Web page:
NASA scientists have proposed an ingenious and remarkably resourceful process to produce “clean energy” biofuels, that cleans waste water, removes carbon dioxide from the air, retains important nutrients, and does not compete with agriculture for land or freshwater. As a clean energy alternative, NASA invented a bioreactor that is an Offshore Membrane Enclosure for Growing Algae (OMEGA), an algae photo-bioreactor that grows algae in municipal wastewater to produce biofuel and a variety of other products.
NASA plans to refine and integrate the technology into biorefineries to produce renewable energy products, including diesel and jet fuel.
OMEGA Project Overview Video
The NLSI recorded this video of PI Jonathan Trent presenting the OMEGA project at NASA Ames Research Center in Moffett Field California. You can view the video by double clicking on the image above or you can download the file directly to your computer here. [324.2 MB .mp4 file; 0:58:10 run time]
The OMEGA system consists of large plastic bags with inserts of forward-osmosis membranes that grow freshwater algae in processed wastewater by photosynthesis. Using energy from the sun, the algae absorb carbon dioxide from the atmosphere and nutrients from the wastewater to produce biomass and oxygen. As the algae grow, the nutrients are contained in the enclosures, while the cleansed freshwater is released into the surrounding ocean through the forward-osmosis membranes.
“The OMEGA technology has transformational powers. It can convert sewage and carbon dioxide into abundant and inexpensive fuels,” said Matthew Atwood, president and founder of Algae Systems. “The technology is simple and scalable enough to create an inexpensive, local energy supply that also creates jobs to sustain it.”
When deployed in contaminated and “dead zone” coastal areas, this system may help remediate these zones by removing and utilizing the nutrients that cause them. The forward-osmosis membranes use relatively small amounts of external energy compared to the conventional methods of harvesting algae, which have an energy intensive de-watering process.
Potential benefits include oil production from the harvested algae, and conversion of municipal wastewater into clean water before it is released into the ocean. After the oil is extracted from the algae, the algal remains can be used to make fertilizer, animal feed, cosmetics, or other valuable products. This successful spinoff of NASA-derived technology will help support the commercial development of a new algae-based biofuels industry and wastewater treatment.
“The reason why algae are so interesting is because some of them produce lots of oil,” said Jonathan Trent, the lead research scientist at NASA Ames Research Center, Moffett Field, Calif. “In fact, most of the oil we are now getting out of the ground comes from algae that lived millions of years ago. Algae are still the best source of oil we know.”
Algae are similar to other plants in that they remove carbon dioxide from the atmosphere, produce oxygen as a by-product of photosynthesis, and use phosphates, nitrogen, and trace elements to grow and flourish. Unlike many plants, they produce fatty, lipid cells loaded with oil that can be used as fuel.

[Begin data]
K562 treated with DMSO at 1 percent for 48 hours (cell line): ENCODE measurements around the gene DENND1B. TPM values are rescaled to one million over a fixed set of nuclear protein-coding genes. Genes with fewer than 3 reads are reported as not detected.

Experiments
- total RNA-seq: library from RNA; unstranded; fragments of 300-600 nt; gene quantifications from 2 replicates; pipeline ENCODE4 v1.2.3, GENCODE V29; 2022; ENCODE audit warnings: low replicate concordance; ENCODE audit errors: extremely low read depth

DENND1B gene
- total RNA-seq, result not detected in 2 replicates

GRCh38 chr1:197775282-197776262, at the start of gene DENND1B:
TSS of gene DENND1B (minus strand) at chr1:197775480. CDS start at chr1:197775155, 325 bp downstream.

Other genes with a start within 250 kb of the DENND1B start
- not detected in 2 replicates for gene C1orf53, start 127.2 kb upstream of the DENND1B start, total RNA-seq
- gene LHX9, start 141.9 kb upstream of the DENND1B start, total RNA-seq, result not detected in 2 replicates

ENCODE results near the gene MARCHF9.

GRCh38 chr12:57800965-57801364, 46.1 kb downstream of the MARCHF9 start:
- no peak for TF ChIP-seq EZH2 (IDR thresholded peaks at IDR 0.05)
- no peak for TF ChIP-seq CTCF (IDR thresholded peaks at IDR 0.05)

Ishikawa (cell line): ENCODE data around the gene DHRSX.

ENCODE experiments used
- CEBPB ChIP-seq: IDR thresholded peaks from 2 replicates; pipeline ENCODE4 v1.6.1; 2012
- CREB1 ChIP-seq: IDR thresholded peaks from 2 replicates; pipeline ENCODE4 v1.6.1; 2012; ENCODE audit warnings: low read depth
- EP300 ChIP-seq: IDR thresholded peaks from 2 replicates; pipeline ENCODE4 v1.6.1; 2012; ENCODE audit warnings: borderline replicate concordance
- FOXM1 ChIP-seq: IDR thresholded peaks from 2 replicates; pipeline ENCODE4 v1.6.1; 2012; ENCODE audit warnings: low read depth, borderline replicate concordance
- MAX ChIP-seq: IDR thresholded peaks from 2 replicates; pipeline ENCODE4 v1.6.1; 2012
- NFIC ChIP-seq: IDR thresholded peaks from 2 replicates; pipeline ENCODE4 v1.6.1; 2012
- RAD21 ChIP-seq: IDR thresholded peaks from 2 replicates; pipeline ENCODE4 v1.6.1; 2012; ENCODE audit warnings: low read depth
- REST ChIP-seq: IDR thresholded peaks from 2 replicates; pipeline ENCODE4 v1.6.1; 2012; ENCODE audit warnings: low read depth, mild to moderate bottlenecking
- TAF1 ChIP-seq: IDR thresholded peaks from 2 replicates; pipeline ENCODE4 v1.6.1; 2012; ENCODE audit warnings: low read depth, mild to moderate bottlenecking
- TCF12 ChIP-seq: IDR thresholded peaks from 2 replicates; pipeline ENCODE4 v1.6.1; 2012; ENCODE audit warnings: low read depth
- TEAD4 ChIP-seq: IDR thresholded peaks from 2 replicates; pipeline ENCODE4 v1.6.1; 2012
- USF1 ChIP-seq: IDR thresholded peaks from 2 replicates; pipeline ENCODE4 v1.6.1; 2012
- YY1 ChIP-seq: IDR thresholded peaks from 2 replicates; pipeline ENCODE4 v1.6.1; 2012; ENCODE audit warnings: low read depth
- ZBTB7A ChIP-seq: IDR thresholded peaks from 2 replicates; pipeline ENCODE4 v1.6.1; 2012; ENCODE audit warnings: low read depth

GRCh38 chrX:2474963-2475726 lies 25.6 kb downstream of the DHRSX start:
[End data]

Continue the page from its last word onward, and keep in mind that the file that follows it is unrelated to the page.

“The inspiration I had was to use offshore membrane enclosures to grow algae. We’re going to deploy a large plastic bag in the ocean, and fill it with sewage. The algae use sewage to grow, and in the process of growing they clean up the sewage,” said Trent.
It is a simple, but elegant concept. The bag will be made of semi-permeable membranes that allow fresh water to flow out into the ocean, while retaining the algae and nutrients. The membranes are called “forward-osmosis membranes.” NASA is testing these membranes for recycling dirty water on future long-duration space missions. They are normal membranes that allow the water to run one way. With salt water on the outside and fresh water on the inside, the membrane prevents the salt from diluting the fresh water. It’s a natural process, where large amounts of fresh water flow into the sea.
Floating on the ocean’s surface, the inexpensive plastic bags will be collecting solar energy as the algae inside produce oxygen by photosynthesis. The algae will feed on the nutrients in the sewage, growing rich, fatty cells. Through osmosis, the bag will absorb carbon dioxide from the air, and release oxygen and fresh water. The temperature will be controlled by the heat capacity of the ocean, and the ocean’s waves will keep the system mixed and active.
When the process is completed, biofuels will be made and sewage will be processed. For the first time, harmful sewage will no longer be dumped into the ocean. The algae and nutrients will be contained and collected in a bag. Not only will oil be produced, but nutrients will no longer be lost to the sea. According to Trent, the system ideally is fail proof. Even if the bag leaks, it won’t contaminate the local environment. The enclosed fresh water algae will die in the ocean.
The bags are expected to last two years, and will be recycled afterwards. The plastic material may be used as plastic mulch, or possibly as a solid amendment in fields to retain moisture.
When astronauts go into space, they must bring everything they need to survive. Living quarters on a spaceship require careful planning and management of limited resources.
“We have to remember,” Trent said, quoting Marshall McLuhan: “we are not passengers on spaceship Earth, we are the crew.”
Teague Soderman of the NASA Lunar Science Institute had the opportunity to talk with Trent about the OMEGA project in the context of NASA space exploration. Listen to a short audio podcast here [11:53 min-- 120 MB .wav file].
For more information about OMEGA, visit:
Posted by: Soderman/NLSI Staff